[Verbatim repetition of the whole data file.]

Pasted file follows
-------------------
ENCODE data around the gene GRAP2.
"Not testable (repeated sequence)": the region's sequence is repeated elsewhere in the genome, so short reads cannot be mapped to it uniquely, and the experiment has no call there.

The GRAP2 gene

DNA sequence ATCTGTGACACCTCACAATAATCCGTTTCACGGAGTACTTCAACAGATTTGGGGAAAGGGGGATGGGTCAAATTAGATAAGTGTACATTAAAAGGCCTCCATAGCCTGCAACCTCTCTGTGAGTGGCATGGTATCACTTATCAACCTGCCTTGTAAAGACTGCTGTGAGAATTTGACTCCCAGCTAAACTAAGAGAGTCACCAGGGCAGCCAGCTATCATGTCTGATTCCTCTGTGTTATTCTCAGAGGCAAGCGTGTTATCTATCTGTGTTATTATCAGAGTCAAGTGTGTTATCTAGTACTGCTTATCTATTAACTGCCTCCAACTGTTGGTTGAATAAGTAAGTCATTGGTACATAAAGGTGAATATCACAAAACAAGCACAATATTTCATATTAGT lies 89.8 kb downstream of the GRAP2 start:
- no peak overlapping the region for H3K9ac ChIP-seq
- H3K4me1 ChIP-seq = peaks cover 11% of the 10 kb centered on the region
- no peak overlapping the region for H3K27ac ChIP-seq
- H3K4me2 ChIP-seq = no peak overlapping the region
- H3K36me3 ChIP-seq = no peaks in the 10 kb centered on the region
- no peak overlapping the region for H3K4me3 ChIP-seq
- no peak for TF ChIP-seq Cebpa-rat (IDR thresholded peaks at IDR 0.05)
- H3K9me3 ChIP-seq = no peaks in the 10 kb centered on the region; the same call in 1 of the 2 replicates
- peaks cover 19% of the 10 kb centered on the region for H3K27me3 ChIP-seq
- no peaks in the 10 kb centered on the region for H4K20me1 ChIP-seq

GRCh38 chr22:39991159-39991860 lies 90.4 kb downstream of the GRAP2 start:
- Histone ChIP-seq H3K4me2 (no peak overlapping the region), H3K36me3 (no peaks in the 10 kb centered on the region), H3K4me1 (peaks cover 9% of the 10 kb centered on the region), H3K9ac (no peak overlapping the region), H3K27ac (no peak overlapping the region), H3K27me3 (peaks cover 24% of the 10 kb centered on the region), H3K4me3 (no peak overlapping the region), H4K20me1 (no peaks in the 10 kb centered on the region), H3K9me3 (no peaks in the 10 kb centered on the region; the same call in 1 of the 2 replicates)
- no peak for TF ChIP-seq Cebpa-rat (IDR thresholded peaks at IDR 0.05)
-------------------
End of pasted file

ENCODE data around the gene GRAP2.
"Not testable (repeated sequence)": the region's sequence is repeated elsewhere in the genome, so short reads cannot be mapped to it uniquely, and the experiment has no call there.

The GRAP2 gene

DNA sequence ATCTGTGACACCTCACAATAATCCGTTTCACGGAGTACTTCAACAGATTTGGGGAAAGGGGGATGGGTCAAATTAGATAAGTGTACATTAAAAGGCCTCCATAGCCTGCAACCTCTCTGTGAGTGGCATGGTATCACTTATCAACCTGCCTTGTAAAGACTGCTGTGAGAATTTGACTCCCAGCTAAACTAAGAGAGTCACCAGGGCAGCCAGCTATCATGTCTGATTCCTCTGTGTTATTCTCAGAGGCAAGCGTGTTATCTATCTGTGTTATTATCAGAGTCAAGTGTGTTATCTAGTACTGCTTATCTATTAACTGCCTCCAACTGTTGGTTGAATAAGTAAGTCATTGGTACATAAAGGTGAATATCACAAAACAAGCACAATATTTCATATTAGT lies 89.8 kb downstream of the GRAP2 start:
- no peak overlapping the region for H3K9ac ChIP-seq
- H3K4me1 ChIP-seq = peaks cover 11% of the 10 kb centered on the region
- no peak overlapping the region for H3K27ac ChIP-seq
- H3K4me2 ChIP-seq = no peak overlapping the region
- H3K36me3 ChIP-seq = no peaks in the 10 kb centered on the region
- no peak overlapping the region for H3K4me3 ChIP-seq
- no peak for TF ChIP-seq Cebpa-rat (IDR thresholded peaks at IDR 0.05)
- H3K9me3 ChIP-seq = no peaks in the 10 kb centered on the region; the same call in 1 of the 2 replicates
- peaks cover 19% of the 10 kb centered on the region for H3K27me3 ChIP-seq
- no peaks in the 10 kb centered on the region for H4K20me1 ChIP-seq

GRCh38 chr22:39991159-39991860 lies 90.4 kb downstream of the GRAP2 start:
- Histone ChIP-seq H3K4me2 (no peak overlapping the region), H3K36me3 (no peaks in the 10 kb centered on the region), H3K4me1 (peaks cover 9% of the 10 kb centered on the region), H3K9ac (no peak overlapping the region), H3K27ac (no peak overlapping the region), H3K27me3 (peaks cover 24% of the 10 kb centered on the region), H3K4me3 (no peak overlapping the region), H4K20me1 (no peaks in the 10 kb centered on the region), H3K9me3 (no peaks in the 10 kb centered on the region; the same call in 1 of the 2 replicates)
- no peak for TF ChIP-seq Cebpa-rat (IDR thresholded peaks at IDR 0.05)